In response to the increasing interest in smart beta strategies in the Chinese equity market, we examined the effectiveness of six well-known risk factors—size, value, low volatility, momentum, quality, and dividends— in that market from July 31, 2006, to Nov. 30, 2018.
- All the risk factors delivered absolute and risk-adjusted quintile return spreads, with the low volatility, value, and high dividend portfolios generating the highest risk-adjusted return spreads.
- All the Chinese factor indices offered by S&P DJI, except the momentum index, generated absolute and risk-adjusted excess returns in the long run. The low volatility and high dividend indices delivered the highest absolute and risk-adjusted returns, while only the low volatility index had reduced return volatility and drawdown compared with the S&P China A BMI.
- S&P DJI’s various Chinese factor indices behaved differently during up and down markets. The momentum index tended to perform better in up markets, but the low volatility, value, quality, and dividend indices had better returns in down markets.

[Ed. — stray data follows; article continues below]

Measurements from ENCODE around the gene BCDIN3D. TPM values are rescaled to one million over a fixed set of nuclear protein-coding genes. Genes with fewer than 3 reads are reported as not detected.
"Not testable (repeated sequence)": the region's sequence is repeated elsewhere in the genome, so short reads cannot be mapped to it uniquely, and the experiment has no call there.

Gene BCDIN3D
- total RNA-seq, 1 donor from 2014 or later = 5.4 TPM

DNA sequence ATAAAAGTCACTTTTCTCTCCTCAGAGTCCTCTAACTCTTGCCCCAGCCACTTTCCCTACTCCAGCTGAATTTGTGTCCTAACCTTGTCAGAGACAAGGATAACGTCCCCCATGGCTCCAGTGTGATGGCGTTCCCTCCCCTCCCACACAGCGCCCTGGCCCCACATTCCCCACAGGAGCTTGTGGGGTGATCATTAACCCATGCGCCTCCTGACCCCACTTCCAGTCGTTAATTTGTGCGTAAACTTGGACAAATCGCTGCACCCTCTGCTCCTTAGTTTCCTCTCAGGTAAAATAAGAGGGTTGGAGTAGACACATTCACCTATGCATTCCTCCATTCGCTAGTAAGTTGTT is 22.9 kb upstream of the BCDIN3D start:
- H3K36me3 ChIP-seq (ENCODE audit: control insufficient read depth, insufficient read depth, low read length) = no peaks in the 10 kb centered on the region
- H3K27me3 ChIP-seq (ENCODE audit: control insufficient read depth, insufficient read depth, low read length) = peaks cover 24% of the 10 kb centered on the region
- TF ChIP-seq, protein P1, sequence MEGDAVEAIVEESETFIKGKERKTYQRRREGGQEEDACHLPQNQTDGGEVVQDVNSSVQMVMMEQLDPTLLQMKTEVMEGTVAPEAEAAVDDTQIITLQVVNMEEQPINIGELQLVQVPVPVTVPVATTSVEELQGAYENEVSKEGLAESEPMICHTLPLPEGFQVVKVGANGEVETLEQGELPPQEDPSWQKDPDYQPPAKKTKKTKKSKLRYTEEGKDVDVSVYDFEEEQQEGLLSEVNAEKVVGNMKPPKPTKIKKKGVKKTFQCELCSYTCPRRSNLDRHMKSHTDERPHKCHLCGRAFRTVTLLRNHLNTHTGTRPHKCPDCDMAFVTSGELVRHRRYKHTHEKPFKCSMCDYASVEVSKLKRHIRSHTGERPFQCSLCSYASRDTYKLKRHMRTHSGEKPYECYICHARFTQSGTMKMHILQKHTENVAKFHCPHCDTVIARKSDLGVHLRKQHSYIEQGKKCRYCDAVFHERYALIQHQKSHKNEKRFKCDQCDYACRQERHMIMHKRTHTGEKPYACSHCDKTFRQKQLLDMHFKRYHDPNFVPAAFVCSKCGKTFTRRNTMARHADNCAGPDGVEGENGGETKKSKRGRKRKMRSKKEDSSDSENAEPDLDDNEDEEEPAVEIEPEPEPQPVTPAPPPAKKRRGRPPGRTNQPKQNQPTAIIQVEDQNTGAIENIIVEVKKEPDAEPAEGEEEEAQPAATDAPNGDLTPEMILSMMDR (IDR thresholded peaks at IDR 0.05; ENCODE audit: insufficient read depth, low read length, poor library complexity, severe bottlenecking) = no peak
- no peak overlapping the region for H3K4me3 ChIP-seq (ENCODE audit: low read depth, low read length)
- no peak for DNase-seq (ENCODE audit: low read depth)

- Our macro regime analysis showed that most factor portfolios in China were sensitive to local market cycles and investor sentiment regimes.
- Factor strategies can be useful tools for the implementation of active views on the Chinese equity market due to distinct cyclicality in factor performance.
FACTOR-BASED INVESTING IN THE CHINESE EQUITY MARKET
Smart beta strategies are gaining significant attention in the asset management industry, and the exchange-traded products (ETPs) tracking factor indices have shown significant asset growth since the end of 2008. Factor-based strategies are a category of smart beta strategies that target specific risk factors. They have characteristics of passive investing, such as rules-based construction, transparency, and cost efficiency; they also share features of active investing in that they aim to enhance return and reduce risk compared with traditional market-cap-weighted indices.
Single-factor indices are constructed to capture a specific risk factor. They exhibit distinct cyclicality in response to a changing market environment, which also makes them ideal tools for the implementation of active views.
In China, we observe increasing interest in factor-based investing in the equity market, although it lags the U.S. and some other Asian markets (like Japan). Dividend products still dominate the Chinese factor-based ETP market.
In this paper, we examined the effectiveness of six well-known risk factors (size, value, low volatility, momentum, quality, and dividend) in the Chinese equity market and the behavior of these factors under different market regimes.